4 Personal Finance Tips for Young Professionals

By: Mortgage Guru

Before we get into the 4 Personal Finance Tips for Young Professionals.  Consider the following two questions which you should be asking yourself:


  1. What’s one of the leading causes of stress?Lack of financial security.
  2. What is one of the main drivers of divorce rates?Lack of financial security.

It is very misunderstood and undervalued for an issue that is so common and pressing in modern society.

The solution: effective personal finance.

Governments, major corporations, startups, and small businesses all depend on solid financial planning to succeed. Ironically, however, most individuals who work for these entities don’t put (enough) thought into their finances.

That’s where personal finance steps in. In essence, personal finance relates to financial planning for individuals and families – often with the future in mind. Saving and investing wisely as soon as possible can save a lot of headaches down the line and even reward you.

Starting proper financial planning at age 25 rather than 35 can save you hundreds of thousands, or even millions, of dollars. If you’re a youngster working or just about to enter the job market, this is easier said than done.

4 Personal Finance Tips for Young Professionals Leading To A Long Term Financial Security:

  1. Plan ahead – This is the broadest and first thing you need to consider. What are your goals in life, and what will they require financially? Suppose you’re a highly career-oriented person with no intention of getting married and starting a family. In that case, your personal finance roadmap will be very different from someone who wants to marry and focus on family life. Your approach to spending, investing, and saving will depend on what you want to achieve later, especially by retirement age. Are you the type of person that wants to own high-end properties and vacation at exotic destinations? Make sure your financial planning reflects that dream.
  2. Start budgeting – Most people, especially younger ones, have issues with controlling their spending habits. Sitting down and creating a budget is a proven way to curb that problem. All you need to get started is a spreadsheet. Then, create two columns: income and expenses. The idea is ultimately to have income exceed your expenses while still living a healthy and sustainable life. One of the benefits of putting these numbers down on paper – or a screen – is so you can accurately track your expenses and work towards minimizing them. Many people realize that seemingly inexpensive (daily) extras, like a branded takeaway coffee, can add up significantly to hundreds or thousands of dollars a year. Once you have your fixed and other costs down, you will know how much to put aside as savings and what discretionary income you can realistically spend without getting into trouble.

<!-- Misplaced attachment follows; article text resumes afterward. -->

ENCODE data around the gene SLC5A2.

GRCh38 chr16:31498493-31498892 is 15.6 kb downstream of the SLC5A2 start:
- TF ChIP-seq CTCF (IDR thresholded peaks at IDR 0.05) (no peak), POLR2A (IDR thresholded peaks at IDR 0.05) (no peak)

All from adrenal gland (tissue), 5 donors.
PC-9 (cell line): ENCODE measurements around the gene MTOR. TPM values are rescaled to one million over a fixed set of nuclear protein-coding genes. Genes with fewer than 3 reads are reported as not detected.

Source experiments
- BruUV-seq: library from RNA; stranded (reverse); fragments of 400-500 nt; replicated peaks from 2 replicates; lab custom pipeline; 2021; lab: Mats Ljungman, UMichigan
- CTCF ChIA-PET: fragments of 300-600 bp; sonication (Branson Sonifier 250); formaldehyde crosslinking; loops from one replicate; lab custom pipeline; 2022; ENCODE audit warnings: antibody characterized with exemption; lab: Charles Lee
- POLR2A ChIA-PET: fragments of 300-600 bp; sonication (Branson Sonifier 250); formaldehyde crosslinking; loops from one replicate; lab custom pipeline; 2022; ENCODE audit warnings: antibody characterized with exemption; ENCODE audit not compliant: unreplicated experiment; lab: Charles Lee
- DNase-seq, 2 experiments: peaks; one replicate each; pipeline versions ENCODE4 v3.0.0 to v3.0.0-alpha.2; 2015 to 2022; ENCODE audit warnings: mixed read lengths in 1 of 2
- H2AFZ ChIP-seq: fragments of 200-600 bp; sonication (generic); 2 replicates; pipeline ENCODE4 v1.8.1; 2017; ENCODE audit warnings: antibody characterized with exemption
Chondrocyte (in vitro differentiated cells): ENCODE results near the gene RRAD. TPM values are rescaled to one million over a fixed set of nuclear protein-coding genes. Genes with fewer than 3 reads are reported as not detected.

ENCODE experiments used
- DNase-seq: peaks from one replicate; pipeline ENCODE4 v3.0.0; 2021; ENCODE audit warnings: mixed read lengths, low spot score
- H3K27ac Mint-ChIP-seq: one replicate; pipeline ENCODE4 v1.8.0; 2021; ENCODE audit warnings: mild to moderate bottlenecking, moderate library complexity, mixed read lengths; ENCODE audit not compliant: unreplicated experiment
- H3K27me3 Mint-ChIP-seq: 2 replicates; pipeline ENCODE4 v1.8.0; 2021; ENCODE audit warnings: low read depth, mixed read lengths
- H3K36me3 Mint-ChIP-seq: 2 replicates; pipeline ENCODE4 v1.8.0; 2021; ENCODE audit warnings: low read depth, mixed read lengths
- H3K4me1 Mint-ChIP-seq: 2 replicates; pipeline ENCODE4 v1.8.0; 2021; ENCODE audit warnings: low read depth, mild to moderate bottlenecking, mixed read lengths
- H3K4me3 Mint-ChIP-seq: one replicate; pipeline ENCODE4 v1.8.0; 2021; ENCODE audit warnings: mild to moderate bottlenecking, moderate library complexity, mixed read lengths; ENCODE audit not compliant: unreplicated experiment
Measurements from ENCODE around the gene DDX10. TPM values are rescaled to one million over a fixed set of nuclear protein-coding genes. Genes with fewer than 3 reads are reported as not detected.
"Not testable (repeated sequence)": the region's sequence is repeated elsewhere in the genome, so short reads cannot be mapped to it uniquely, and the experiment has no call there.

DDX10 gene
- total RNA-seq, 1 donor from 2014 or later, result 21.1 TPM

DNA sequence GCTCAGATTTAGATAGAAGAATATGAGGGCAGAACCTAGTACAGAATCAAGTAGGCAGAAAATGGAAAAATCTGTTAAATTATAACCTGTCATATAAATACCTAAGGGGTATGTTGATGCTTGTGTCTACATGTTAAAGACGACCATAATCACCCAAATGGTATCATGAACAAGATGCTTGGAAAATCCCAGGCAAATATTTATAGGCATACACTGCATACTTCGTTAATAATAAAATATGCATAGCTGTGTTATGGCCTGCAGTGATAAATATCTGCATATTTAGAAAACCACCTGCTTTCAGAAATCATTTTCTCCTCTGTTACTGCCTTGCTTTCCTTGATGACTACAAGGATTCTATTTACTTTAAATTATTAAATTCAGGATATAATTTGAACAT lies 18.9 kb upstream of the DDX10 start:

3. Open a savings account. – To put your budgeting into action, open a savings account with your bank. Placing money into savings is the most traditional way to build up wealth for the future. What makes it so effective is that compound interest does all the work to grow that wealth. A paper published in 1994 by USAA shows the impact of starting early with putting aside money into a savings account every month. Assuming you invest $250 every month with an 8% annual return:• If you start at age 25, you will accumulate $878,570 by age 65;• If you start at age 35, you will accumulate $375,073 by age 65;• If you start at age 45, you will accumulate $148,236 by age 65.In this example, starting at age 25 will earn you $730,334 more than if you only start at age 45. Take a moment to think about that!
  4. Invest in passive income streams – Another way to complement a savings account is to start investing in passive income streams. More specifically, in (relatively) safe assets like dividend-paying value stocks, government bonds, and certain funds. Investing in safer assets is a reliable way to build wealth long-term without spending time and energy doing complex financial analysis. Day trading and picking stocks are full-time jobs, so don’t “follow the herd” by investing in risky assets that are highly speculative unless you have the time to do so. Value stocks, in simple terms, are high-quality stocks that are undervalued by the market but have strong fundamentals. On average, most established and less-risky firms fall under this definition. Ideally, invest in those that pay dividends – these are guaranteed payments you will receive on a regular (usually quarterly) basis. Government bonds also provide regular payments and return the principal amount when they expire. Since the government backs them, they are the safest form of bonds. Lastly, you can look at investing in low-cost index funds and exchange-traded funds (ETFs). Instead of individual stocks, their returns reflect the overall market or industries and are thus less volatile over time. As many investors will say: at the end of the day, the market always wins, so beware of that, regardless of the choice you make!

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